The New York Times    Share    Share on FacebookTwitterShare on LinkedinE-mail article
In the last decade, we have emerged from the Education Stone Age. No longer must we rely on primitive tools like teachers and principals to assess children's academic progress. Thanks to the best education minds in Washington, Albany and Lower Manhattan, we now have finely calibrated state tests aligned with the highest academic standards. What follows is a look back at New York's long march to a new age of accountability. More

States creating new districts to steer 'turnarounds'
Education Week    Share    Share on FacebookTwitterShare on LinkedinE-mail article
If the job of a traditional superintendent is hard, imagine the complexities involved in building a school system from scratch — especially one composed of schools with some of the most intractable educational challenges. That's the task facing education leaders in Michigan and Tennessee, which are building special districts to take over low-performing schools this year and next. More

9 states win early education grants
eSchool News    Share    Share on FacebookTwitterShare on LinkedinE-mail article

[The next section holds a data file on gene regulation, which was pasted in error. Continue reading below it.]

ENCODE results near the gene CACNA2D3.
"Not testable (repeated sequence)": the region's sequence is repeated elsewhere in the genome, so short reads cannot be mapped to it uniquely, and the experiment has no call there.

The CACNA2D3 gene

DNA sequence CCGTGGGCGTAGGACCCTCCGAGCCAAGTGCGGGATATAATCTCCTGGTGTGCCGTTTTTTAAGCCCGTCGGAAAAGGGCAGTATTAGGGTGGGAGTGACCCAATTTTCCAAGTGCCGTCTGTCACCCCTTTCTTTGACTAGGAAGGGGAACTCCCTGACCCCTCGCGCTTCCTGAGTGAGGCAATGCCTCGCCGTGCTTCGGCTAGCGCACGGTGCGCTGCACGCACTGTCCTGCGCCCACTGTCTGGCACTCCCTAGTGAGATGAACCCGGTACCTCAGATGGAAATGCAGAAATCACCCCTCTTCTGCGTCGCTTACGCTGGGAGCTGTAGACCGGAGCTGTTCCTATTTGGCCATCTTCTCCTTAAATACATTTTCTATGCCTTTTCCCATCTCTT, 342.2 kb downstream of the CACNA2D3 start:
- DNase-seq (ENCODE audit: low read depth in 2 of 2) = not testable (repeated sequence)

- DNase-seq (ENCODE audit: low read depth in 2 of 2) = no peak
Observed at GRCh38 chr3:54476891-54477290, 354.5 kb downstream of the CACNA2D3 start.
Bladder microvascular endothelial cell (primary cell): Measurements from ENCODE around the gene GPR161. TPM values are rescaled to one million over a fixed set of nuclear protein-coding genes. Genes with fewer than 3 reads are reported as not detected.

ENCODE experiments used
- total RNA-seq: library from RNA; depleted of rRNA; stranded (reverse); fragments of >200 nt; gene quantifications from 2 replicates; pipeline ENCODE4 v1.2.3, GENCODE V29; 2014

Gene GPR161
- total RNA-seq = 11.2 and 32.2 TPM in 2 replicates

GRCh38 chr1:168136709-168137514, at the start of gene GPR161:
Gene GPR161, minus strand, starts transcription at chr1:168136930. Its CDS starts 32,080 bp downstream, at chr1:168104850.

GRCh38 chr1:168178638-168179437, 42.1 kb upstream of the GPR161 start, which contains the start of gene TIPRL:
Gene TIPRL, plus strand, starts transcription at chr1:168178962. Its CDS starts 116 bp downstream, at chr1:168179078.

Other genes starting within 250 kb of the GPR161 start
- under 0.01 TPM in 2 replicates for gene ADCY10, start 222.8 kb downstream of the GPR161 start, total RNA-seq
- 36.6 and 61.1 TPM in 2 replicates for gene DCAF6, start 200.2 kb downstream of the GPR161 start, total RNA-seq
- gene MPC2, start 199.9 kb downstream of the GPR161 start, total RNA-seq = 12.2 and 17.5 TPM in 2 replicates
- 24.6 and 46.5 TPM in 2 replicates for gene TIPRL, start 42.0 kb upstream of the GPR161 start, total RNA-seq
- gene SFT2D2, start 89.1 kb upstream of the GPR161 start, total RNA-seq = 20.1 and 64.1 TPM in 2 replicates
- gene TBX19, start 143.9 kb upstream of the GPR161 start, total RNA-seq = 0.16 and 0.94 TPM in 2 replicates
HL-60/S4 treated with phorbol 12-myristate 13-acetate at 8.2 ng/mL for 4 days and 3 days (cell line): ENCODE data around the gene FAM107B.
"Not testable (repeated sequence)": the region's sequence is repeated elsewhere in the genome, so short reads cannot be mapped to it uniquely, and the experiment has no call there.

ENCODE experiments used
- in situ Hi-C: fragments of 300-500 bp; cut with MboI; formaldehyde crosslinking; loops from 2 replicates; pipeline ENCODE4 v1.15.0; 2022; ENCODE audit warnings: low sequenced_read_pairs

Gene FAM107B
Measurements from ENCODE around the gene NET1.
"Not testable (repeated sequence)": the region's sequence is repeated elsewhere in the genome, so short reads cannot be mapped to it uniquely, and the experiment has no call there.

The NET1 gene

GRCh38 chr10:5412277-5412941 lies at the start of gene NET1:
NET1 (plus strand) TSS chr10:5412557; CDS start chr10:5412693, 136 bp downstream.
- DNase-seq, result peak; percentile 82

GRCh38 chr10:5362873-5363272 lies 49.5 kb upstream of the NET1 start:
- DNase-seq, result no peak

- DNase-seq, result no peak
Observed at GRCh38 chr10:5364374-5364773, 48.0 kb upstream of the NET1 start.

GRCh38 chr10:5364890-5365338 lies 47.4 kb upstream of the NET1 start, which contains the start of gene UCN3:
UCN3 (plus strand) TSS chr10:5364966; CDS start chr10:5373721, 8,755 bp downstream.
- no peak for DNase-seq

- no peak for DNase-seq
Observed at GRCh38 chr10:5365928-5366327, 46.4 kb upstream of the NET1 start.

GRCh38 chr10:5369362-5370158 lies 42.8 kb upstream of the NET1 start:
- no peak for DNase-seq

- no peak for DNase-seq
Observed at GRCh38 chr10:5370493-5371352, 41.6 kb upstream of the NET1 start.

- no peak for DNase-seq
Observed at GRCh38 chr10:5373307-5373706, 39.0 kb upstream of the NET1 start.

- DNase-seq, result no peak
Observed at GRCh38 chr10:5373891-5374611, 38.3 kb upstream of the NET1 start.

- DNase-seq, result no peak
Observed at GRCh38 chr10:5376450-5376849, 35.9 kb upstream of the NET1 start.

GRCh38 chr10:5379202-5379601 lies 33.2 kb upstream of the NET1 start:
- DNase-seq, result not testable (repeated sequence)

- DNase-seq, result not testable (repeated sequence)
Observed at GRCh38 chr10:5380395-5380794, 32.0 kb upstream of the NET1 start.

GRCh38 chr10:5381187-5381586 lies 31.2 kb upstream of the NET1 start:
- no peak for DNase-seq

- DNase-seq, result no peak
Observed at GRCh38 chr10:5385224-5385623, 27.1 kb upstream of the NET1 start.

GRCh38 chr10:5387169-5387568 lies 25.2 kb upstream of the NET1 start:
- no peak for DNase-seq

Nine states have won a collective $500 million from the federal government to help make pre-kindergarten and other early learning programs more accessible and better capable of narrowing the achievement gap between those who start kindergarten without any formal schooling and those who do. California, Delaware, Maryland, Massachusetts, Minnesota, North Carolina, Ohio, Rhode Island and Washington state were announced as winners at the White House on Dec. 16. More


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Maryland scores big in Race to the Top
The Washington Post    Share    Share on FacebookTwitterShare on LinkedinE-mail article
Maryland is one of nine states that won a total of $500 million in a competition for federal grants to improve early childhood education, Obama administration officials announced Friday. The state's share will be about $50 million over four years, which will help pay for a number of measures meant to ensure that more children — especially those from disadvantaged backgrounds — enter kindergarten with skills they need to succeed. More

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Use of school lunch program soars in Georgia
The Associated Press via The Atlanta Journal Constitution    Share    Share on FacebookTwitterShare on LinkedinE-mail article